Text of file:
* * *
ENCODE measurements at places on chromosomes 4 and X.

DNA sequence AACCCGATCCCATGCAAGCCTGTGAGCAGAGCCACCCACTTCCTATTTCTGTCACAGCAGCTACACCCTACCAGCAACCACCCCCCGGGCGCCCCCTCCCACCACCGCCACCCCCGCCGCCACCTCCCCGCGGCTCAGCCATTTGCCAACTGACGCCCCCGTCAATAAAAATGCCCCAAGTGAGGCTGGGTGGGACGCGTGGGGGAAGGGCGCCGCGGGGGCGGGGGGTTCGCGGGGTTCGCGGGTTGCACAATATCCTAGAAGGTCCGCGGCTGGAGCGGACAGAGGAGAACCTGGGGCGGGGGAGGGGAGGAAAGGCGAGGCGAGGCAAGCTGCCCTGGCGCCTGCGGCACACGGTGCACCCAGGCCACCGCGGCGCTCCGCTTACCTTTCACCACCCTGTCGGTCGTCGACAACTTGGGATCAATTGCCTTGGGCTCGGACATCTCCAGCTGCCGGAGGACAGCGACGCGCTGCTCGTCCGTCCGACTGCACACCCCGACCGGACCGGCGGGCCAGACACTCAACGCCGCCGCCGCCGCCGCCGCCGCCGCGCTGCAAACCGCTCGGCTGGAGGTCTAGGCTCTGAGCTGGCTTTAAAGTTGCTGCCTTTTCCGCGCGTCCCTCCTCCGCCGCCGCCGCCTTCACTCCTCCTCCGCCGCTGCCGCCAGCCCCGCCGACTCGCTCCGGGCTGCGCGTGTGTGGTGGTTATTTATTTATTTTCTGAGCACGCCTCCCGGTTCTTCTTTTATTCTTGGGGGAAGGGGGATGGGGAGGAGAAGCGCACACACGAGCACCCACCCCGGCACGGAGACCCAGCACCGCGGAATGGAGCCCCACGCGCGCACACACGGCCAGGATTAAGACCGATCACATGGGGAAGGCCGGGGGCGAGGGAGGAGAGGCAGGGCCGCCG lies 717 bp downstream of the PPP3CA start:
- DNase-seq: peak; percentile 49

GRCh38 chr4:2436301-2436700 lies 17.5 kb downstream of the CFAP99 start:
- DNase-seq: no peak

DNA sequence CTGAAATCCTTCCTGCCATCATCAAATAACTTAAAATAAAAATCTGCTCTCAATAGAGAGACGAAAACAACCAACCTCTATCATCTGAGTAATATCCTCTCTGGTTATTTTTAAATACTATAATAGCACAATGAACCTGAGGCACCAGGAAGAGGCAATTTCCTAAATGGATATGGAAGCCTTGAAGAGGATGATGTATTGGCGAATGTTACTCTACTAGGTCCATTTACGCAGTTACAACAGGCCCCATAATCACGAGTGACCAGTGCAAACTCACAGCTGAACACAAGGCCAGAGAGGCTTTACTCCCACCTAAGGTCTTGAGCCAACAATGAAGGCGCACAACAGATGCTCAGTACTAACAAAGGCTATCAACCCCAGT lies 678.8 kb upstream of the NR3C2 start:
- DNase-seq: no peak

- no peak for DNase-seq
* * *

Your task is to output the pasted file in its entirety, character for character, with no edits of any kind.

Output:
ENCODE measurements at places on chromosomes 4 and X.

DNA sequence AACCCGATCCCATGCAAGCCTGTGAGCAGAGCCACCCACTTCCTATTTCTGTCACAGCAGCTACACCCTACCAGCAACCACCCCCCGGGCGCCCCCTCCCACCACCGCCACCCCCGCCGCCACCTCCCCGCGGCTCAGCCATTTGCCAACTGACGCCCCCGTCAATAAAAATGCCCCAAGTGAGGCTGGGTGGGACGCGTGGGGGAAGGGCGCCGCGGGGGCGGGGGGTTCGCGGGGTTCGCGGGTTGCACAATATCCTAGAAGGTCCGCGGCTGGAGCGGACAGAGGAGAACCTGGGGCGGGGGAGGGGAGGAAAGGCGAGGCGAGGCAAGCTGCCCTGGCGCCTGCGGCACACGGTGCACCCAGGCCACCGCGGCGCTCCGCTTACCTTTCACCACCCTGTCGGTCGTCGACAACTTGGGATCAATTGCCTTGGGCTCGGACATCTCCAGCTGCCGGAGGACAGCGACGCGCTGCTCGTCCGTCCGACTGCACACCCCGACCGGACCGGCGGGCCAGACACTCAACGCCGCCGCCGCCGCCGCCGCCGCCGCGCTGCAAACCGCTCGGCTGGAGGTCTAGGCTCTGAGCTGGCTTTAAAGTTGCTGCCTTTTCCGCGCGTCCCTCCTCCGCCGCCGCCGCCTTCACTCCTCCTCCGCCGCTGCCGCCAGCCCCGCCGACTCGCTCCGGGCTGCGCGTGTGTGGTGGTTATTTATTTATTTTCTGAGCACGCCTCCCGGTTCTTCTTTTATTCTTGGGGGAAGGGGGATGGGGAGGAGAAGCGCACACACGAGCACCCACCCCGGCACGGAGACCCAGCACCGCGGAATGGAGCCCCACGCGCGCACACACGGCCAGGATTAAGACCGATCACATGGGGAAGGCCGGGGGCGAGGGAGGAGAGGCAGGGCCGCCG lies 717 bp downstream of the PPP3CA start:
- DNase-seq: peak; percentile 49

GRCh38 chr4:2436301-2436700 lies 17.5 kb downstream of the CFAP99 start:
- DNase-seq: no peak

DNA sequence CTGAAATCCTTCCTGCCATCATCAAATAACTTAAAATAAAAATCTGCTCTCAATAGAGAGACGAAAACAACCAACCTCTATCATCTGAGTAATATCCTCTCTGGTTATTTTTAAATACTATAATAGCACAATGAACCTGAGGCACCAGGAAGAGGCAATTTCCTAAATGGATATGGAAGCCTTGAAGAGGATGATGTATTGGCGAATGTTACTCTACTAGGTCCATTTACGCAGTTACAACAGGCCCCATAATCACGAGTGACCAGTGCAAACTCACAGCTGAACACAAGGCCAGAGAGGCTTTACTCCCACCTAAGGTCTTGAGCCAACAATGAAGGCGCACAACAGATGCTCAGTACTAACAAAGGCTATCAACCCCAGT lies 678.8 kb upstream of the NR3C2 start:
- DNase-seq: no peak

- no peak for DNase-seq